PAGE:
Vikramaditya Motwane’s Udaan was the film of the year for me.
However, I had known before watching it that it was adapted from the story of Anurag Kashyap, and with him involved in the writing, I knew that it wouldn’t be bad at all. Also, Udaan was an unconventional story, and when you make an unconventional story in a cliched industry like Bollywood, you have the entire world open in front of you.
I was curious to see Lootera because I have always believed that it is tougher to make a genre movie. Especially when characters break into songs every half an hour – be it out of love, lust, anger, or depression. Would it be possible to create a romance (having set it in the 50’s, to boot) that will not seem asinine?
And I am not really a fan of romantic films. Barring Annie Hall and Notting Hill, I have never really connected with a romantic film, as I find the lines too corny, and the premise laughable.
But two minutes into Lootera, I slipped into my seat comfortably.
When Varun, an archaeologist arrives at a zamindar’s house, it is not his boots you see first. His boots, his pant, his belt, his shirt, his neck, his eyes, and his face. No.
Lootera begins on sound footing, drawing you into its world. A world that is captured lovingly by Mahendra J. Shetty. A world that is untouched by democracy and its many benefits and failings. A world that is independant, yet dormant. The world of the zamindar who knows that times are changing.
Before we know it, we smile at what is frothing – a slender romance. Like the ones we felt at high school. The soft tickle of a glance, the victory of a snide remark reaching its target.
Amid the loud exaggeration that we are used to, here the magic lies in chemistry that arises from smart dialogues, just the way it should be.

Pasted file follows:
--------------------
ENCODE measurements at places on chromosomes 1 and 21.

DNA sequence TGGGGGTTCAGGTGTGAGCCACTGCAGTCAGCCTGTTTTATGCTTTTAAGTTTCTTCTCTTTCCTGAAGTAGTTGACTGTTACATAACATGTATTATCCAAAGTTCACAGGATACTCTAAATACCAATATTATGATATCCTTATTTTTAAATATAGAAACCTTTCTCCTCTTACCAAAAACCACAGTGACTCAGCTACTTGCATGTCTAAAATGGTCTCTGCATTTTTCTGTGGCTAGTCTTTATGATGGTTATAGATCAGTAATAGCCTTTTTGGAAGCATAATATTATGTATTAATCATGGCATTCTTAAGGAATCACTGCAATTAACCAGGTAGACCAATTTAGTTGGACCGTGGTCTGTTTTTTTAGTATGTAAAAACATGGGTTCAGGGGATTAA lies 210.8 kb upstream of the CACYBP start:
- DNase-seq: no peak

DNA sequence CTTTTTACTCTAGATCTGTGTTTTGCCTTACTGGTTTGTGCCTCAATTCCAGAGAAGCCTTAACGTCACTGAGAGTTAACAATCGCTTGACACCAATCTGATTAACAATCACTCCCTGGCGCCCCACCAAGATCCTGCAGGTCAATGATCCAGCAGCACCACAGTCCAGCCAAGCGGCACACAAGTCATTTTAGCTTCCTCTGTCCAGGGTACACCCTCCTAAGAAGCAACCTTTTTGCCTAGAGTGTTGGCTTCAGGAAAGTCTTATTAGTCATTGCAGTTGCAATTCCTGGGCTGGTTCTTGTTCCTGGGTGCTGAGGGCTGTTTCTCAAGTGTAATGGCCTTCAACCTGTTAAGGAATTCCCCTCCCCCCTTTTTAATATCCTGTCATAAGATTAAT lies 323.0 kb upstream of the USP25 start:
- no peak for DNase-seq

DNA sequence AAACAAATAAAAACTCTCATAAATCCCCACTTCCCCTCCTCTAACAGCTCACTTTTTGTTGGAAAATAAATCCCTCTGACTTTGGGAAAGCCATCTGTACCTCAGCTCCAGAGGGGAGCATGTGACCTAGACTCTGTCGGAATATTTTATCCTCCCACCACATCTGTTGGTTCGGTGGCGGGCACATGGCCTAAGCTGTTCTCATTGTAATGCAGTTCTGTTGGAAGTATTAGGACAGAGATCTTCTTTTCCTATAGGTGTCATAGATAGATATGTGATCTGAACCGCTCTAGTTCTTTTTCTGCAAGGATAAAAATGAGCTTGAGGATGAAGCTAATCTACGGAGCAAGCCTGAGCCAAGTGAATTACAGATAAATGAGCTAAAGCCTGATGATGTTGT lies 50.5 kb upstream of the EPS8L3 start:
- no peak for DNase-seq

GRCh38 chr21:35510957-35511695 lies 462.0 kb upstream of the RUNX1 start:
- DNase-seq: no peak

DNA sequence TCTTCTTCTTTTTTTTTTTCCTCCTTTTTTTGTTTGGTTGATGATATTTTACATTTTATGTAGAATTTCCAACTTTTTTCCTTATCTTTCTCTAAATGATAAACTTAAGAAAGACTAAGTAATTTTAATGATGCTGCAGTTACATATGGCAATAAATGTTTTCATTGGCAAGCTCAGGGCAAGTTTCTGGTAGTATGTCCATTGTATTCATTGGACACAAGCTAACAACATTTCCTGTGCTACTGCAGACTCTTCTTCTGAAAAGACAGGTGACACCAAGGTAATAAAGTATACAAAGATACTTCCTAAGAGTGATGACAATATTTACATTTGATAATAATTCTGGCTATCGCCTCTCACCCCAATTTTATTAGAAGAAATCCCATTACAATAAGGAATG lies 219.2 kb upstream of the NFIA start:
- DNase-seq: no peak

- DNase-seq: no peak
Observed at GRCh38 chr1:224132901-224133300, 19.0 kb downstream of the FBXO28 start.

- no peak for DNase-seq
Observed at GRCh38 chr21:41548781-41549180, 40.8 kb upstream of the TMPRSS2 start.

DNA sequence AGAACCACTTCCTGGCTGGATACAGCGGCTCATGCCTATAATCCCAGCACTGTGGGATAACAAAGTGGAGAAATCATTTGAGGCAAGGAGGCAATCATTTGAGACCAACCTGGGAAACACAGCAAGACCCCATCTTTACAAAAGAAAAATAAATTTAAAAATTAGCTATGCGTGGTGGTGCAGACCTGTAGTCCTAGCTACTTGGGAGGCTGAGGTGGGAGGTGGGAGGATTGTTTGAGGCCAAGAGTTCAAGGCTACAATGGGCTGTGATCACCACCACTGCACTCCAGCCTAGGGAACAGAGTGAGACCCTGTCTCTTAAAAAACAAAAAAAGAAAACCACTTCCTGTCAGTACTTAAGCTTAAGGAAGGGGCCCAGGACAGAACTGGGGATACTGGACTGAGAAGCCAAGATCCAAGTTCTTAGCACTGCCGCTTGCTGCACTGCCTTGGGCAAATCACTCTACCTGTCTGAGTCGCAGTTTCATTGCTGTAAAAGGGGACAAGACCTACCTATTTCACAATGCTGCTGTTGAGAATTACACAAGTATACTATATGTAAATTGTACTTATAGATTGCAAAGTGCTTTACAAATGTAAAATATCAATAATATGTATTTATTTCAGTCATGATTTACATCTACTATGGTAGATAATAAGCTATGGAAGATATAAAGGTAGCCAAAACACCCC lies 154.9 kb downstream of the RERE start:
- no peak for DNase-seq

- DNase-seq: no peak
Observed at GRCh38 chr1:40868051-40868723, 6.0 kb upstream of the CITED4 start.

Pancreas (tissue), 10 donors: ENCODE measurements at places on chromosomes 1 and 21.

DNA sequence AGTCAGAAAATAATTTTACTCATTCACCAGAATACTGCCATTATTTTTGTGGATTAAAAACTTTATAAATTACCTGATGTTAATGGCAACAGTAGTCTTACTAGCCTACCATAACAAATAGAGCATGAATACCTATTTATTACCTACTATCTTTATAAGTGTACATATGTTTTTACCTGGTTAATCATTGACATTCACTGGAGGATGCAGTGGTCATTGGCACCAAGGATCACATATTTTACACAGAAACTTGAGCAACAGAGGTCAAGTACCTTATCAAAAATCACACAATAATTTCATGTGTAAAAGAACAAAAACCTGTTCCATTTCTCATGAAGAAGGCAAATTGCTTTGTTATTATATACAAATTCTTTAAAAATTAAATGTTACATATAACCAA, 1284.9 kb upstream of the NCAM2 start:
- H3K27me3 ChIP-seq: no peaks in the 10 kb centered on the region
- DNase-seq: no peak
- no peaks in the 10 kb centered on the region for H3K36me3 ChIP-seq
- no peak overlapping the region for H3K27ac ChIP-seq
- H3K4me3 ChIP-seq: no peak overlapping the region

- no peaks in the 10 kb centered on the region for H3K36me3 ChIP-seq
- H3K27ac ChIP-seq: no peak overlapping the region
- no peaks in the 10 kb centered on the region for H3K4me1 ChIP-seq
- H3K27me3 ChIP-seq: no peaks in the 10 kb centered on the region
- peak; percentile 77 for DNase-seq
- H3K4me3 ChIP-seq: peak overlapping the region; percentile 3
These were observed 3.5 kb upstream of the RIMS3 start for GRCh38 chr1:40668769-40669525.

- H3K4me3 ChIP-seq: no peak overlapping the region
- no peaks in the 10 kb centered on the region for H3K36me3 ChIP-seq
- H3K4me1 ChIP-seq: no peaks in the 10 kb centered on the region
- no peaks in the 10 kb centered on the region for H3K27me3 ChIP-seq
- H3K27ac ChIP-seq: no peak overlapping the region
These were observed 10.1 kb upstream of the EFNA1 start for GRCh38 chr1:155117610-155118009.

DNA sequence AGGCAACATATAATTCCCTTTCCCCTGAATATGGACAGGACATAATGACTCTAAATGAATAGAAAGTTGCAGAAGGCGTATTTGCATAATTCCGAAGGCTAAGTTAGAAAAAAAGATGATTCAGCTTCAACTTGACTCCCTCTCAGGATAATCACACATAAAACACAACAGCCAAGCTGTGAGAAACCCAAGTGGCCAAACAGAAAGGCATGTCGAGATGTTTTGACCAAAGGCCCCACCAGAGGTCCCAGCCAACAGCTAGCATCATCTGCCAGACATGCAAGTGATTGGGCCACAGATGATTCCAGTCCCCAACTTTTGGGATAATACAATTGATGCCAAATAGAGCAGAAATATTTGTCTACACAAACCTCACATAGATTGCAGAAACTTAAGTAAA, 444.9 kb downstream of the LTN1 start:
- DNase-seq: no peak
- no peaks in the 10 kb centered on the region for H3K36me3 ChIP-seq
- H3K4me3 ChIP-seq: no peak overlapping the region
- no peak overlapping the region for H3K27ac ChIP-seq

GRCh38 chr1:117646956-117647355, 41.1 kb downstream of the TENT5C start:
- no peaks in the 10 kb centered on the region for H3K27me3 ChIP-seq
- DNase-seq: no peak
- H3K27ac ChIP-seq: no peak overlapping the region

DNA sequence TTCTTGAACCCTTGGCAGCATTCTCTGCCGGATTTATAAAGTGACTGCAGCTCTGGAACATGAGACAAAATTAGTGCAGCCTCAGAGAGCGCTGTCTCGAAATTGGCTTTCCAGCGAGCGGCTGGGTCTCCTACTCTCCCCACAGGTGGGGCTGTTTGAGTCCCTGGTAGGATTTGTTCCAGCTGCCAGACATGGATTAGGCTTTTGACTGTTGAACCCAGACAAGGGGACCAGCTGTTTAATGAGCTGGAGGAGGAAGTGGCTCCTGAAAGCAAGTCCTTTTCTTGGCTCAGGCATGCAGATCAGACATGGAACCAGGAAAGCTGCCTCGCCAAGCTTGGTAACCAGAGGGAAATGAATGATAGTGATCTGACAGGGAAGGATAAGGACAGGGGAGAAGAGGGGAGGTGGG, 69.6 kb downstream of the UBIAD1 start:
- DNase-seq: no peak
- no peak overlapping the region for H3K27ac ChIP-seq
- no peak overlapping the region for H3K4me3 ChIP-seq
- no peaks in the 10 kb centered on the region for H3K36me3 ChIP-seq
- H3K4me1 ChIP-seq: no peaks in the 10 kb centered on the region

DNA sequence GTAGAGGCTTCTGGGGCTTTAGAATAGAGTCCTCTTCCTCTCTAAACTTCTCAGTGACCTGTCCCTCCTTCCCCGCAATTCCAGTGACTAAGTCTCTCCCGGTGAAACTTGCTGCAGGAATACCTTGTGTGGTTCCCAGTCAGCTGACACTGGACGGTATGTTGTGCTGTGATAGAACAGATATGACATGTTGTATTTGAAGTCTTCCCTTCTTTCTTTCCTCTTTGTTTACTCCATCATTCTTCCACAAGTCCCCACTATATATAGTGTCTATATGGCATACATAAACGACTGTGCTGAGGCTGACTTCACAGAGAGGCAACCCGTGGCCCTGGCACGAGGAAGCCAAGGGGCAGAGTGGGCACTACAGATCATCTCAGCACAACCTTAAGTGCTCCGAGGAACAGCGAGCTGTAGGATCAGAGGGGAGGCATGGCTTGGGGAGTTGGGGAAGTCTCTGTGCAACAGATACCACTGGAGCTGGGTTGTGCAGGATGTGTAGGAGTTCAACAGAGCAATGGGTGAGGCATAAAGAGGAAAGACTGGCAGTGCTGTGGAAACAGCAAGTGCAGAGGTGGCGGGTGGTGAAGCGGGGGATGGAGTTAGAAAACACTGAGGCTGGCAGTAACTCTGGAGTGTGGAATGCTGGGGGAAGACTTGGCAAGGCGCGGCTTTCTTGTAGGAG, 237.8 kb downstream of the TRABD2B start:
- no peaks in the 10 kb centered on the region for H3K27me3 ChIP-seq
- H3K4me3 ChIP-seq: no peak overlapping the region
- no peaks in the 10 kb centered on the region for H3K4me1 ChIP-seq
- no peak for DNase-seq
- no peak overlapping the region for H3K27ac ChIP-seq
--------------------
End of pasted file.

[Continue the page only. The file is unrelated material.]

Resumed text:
The film benefits from performances by the cast. While Ranvir Singh and Barun Chanda play their roles to perfection, it is Sonakshi Sinha who stands out.
She has very distinct looks, and Lootera uses it to the hilt. There are no shots attempting to cover her forehead, or make her look chic in shorts. The camera grazes over her sensuously at times, and hopelessly during others.
Much is being said about Trivedi being the next Rahman. There are years to go for him, of course. But there is a clear difference between the two.
Rahman’s music is like powerful and gigantic. It looms over the film like a colossus. If the film lives up to the music, it is a spectacle. If the film doesn’t, it cuts a very sorry figure. Like Sachin hitting a marvelous century, only for India to lose the match.
Amit Trivedi’s music, however, is never larger than the film itself. When it works well, the music makes love to the film, blending together to form moments of cinematic magic. Like in Udaan, the greatest thing about Amit Trivedi’s music is that you don’t really notice it after a point. It is part of the narrative, part of what is unfolding.
And yet, it is not overbearing. Moments of silence are interrupted by beautiful pieces of music – from the Sawaar Loon to the ektara in Monta re. For the connoisseurs, the film doffs its hat to the film of the era.
Lootera is a Bollywood romance that doesn’t make you cringe while watching it. Making DDLJ and Dil Toh Pagal Hai seem like badly done Doordarshan soap operas.
Go watch Lootera. Before it gets outcharmed by Despicable Mitu, or run over by the Flying Sikh next week.
Some will complain that it is slow. But then, not every film has to be fast paced. It’s not a race.
At least, Lootera doesn’t seem to be running in it.